Book seller Borders’ fiscal 1st-qtr loss narrows

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NEW YORK (AP) — Cutting costs helped Borders Group Inc. narrow its fiscal first-quarter loss even as its revenue fell 16 percent, the second-largest traditional U.S. book seller said Thursday.

The company, based in Ann Arbor, Mich., lost $64.1 million, or $1.07 per share, for the period that ended May 1, compared with a loss of $86 million, or $1.44 per share, a year earlier.

Revenue fell 16 percent to $547.2 million from $650.2 million.

Borders has struggled to cope with tough competition from discount stores and online retailers.

Last week it received a $25 million capital infusion from financier Bennett LeBow, who will become its chairman and biggest shareholder with a 15.5 percent stake now and possibly 35 percent of Borders’ outstanding stock based on warrants.

Mike Edwards, the company’s interim president and chief executive officer, said in a statement Thursday that LeBow’s investment allows the company to execute its strategic plan, including returning to profitability and expanding its Web site.

CFO Mark Bierley said in an interview with The Associated Press that Borders’ kids business was strong during the quarter and the company’s cafe business improved, helped by offering free wireless connections.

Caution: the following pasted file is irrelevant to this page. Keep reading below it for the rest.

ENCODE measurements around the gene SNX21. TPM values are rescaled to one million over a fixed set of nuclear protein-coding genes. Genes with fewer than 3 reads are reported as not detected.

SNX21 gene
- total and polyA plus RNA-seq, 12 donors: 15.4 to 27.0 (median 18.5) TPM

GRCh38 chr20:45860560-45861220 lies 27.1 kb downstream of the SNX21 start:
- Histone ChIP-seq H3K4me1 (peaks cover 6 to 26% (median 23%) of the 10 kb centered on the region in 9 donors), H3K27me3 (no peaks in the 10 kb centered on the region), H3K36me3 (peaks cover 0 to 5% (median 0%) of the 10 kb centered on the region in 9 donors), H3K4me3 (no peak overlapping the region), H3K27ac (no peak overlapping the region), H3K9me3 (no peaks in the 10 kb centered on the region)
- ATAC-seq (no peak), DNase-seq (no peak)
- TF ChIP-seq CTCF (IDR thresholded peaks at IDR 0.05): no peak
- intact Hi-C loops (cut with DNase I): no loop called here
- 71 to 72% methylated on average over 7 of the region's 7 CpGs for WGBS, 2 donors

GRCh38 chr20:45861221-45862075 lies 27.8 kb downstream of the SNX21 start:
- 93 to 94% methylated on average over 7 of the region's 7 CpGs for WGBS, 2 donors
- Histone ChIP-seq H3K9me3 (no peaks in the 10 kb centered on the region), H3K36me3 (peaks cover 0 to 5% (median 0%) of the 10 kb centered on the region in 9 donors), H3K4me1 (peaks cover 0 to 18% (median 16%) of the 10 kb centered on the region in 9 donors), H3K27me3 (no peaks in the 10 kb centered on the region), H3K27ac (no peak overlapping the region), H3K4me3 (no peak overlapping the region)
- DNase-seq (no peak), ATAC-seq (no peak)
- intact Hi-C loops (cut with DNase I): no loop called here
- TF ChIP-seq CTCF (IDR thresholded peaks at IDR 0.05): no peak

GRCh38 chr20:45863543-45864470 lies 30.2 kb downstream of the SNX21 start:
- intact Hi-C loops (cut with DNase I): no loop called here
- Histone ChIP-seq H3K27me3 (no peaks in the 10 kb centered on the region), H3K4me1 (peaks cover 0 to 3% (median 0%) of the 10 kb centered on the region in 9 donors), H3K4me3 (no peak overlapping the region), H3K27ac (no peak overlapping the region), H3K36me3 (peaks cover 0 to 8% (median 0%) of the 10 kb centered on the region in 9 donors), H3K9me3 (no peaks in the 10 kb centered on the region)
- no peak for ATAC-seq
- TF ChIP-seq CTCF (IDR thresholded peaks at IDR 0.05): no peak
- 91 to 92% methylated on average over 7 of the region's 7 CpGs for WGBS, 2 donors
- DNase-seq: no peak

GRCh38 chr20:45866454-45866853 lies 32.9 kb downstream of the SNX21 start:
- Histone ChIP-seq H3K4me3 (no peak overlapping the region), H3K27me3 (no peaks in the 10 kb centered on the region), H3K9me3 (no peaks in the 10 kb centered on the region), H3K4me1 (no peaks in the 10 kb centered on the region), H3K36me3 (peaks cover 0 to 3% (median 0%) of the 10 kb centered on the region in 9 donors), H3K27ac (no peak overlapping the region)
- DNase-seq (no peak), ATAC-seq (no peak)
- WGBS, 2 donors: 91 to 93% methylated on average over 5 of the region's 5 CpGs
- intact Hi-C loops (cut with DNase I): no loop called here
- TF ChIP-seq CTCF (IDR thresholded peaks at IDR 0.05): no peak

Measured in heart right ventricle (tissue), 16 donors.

As interest builds in electronic books, Borders said it was on track to start selling a Borders-branded Kobo e-reader and other e-reading devices in a section of its stores to be called “Area E,” beginning in August.

Borders has closed 214 bookstores since last year’s first quarter, and its inventory fell 6 percent to $836.2 million.

In a call with analysts, Bierley said the company plans to try buying out the remaining lease periods at underperforming stores.

“The buyouts would, based on our assumptions, positively impact our long-term bottom line,” Bierley said.

Bierley also said the company plans to reduce what’s known as shrinkage — the loss of inventory due to worker error, accounting mistakes and theft — in stores where it’s been highest.

Revenue in the book seller’s international segment, which includes Paperchase stores and its franchise business, rose nearly 4 percent to $22.4 million.

Domestic sales fell 16 percent to $520 million.

Revenue in stores open at least a year fell 11.4 percent. That’s a key measure of a retailer’s performance because it excludes the impacts of expansion and stores closing.

The overall number of transaction was flat compared to last year but the average amount customers spent per visit dropped 3.6 percent.

Shares slipped 11 cents, or 4.8 percent, to $2.18 during morning trading. The stock has traded between 85 cents and $4.48 during the past year.